By Shyhyene Brown

Growing up with my mom was truly a struggle. My mom was a true heroin junkie, doing anything and everything to get her fix. But one day, she got tired and decided to quit cold turkey. And for seven whole days, I detoxed my mom from heroin. She stayed clean and sober for 15 years until five years ago, when she relapsed and died from a heroin overdose.

One year and two months ago, I lost my baby brother Michael to a fentanyl overdose. He never did opioids so my best guess is that someone drugged him. And just last week, my best friend, her dad and I were at his spot chilling and kicking it and having fun, then we went our separate ways. Later on that evening, as I was walking with a friend back home, I noticed paramedics, firefighters and police officers surrounding a man’s body. As I approached to see who it was, a police officer had to restrain me. To my dismay, it was my best friend’s father lying dead on the ground. It took the first responders 25 minutes before they called the time of death.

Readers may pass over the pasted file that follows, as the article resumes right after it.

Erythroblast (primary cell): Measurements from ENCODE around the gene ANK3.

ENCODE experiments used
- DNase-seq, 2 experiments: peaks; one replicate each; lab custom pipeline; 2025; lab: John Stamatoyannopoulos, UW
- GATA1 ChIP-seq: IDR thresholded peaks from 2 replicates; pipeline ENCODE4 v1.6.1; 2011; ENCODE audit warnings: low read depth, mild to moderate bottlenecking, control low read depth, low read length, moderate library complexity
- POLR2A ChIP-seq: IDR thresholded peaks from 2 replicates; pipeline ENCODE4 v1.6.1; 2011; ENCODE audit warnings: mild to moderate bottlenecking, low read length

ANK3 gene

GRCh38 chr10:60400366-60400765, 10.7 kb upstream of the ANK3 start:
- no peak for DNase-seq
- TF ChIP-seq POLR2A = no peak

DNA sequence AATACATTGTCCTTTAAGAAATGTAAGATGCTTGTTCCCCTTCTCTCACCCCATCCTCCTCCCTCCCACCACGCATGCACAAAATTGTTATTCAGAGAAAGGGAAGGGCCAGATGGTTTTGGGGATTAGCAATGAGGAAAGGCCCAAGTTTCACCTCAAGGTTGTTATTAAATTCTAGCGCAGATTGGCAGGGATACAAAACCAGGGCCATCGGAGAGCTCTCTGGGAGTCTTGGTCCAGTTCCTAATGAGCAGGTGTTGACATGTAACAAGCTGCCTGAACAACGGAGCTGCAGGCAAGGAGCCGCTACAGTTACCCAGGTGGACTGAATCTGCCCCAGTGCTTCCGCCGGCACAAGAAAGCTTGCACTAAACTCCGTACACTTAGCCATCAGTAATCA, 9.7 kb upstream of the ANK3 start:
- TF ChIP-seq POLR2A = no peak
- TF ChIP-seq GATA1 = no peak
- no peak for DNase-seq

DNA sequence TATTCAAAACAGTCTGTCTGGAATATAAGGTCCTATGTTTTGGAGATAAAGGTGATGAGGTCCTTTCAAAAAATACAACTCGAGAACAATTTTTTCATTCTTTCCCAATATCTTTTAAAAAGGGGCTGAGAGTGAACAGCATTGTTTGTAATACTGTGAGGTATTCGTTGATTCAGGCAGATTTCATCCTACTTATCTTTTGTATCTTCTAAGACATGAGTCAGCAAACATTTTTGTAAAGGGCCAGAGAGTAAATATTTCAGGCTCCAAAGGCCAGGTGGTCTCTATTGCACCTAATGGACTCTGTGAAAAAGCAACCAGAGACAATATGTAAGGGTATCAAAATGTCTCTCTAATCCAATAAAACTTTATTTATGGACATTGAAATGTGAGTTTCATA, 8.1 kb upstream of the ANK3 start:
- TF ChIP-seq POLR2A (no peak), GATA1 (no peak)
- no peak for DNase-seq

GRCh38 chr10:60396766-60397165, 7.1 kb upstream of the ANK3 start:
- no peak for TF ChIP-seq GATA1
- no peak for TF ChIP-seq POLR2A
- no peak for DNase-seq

Those were three personal circumstances of traumatic overdoses with me. So just imagine how another person feels to get that phone call late at night with someone telling them that a loved one died from an overdose. According to a San Francisco assessment on community health in 2016, substance abuse is a contributing factor to seven of the top 10 leading causes of death, and that includes poisonings.   

Opioid abuse tears families apart and takes the people we love and care about away from us. It leaves us to fill in the blanks on why they are gone, while leaving a hole in our hearts. It makes us feel empty and at a loss for words, leaving us with questions that might never be answered.

So what I’m saying is, whether people believe it or not, it’s a harsh wakeup call for anyone who has experienced such a loss. Deaths by overdose can be easily determined, but what leads to them are mysteries that might remain unsolved.